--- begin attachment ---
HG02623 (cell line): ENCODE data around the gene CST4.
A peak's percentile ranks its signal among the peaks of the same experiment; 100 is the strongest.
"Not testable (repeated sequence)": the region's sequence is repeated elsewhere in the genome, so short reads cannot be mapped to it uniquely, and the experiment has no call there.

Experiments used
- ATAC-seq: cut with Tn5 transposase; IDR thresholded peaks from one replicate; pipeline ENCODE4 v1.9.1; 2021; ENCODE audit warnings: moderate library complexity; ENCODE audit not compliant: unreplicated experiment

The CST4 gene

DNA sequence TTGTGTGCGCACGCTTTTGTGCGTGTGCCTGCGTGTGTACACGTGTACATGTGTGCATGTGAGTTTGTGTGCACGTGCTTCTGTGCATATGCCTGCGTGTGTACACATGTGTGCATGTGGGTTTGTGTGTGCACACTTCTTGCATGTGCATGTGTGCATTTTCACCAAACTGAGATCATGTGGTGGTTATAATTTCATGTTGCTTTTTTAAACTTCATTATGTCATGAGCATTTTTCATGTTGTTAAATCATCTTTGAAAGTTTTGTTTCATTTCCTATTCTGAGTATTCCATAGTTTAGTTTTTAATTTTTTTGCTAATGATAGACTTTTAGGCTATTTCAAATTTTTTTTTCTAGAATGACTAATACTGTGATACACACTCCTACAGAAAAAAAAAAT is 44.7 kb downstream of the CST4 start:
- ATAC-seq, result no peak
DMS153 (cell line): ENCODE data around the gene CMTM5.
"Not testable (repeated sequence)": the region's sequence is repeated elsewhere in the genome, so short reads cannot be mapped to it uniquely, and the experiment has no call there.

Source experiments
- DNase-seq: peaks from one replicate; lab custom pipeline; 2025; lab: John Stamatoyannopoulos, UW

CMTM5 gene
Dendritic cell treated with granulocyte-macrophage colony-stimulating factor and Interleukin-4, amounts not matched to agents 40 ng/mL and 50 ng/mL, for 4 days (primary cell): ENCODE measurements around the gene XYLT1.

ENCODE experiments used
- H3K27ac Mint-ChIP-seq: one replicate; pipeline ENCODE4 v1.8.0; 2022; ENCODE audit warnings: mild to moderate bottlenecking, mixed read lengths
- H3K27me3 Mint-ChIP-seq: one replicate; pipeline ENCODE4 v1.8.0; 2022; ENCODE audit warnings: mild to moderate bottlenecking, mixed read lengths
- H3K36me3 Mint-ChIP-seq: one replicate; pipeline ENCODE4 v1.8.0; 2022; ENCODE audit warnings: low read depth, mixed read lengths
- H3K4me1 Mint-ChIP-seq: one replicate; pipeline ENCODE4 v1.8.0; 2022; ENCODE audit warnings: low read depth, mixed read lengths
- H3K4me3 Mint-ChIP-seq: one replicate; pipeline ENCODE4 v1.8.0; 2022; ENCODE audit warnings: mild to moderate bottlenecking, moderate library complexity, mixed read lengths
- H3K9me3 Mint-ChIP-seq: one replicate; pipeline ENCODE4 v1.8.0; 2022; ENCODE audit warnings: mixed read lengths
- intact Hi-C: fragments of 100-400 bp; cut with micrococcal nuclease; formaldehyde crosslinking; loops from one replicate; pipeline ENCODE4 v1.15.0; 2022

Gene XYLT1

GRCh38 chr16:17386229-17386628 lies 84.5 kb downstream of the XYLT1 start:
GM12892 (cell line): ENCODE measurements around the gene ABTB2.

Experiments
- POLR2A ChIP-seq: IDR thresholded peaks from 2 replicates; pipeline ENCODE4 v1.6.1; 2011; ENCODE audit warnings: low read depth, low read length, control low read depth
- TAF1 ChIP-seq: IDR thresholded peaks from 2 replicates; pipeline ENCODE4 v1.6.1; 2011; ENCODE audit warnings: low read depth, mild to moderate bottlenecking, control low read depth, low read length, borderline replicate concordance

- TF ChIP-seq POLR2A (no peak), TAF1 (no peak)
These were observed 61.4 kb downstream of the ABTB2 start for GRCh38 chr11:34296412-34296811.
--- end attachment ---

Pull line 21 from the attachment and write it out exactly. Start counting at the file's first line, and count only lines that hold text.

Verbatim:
- H3K9me3 Mint-ChIP-seq: one replicate; pipeline ENCODE4 v1.8.0; 2022; ENCODE audit warnings: mixed read lengths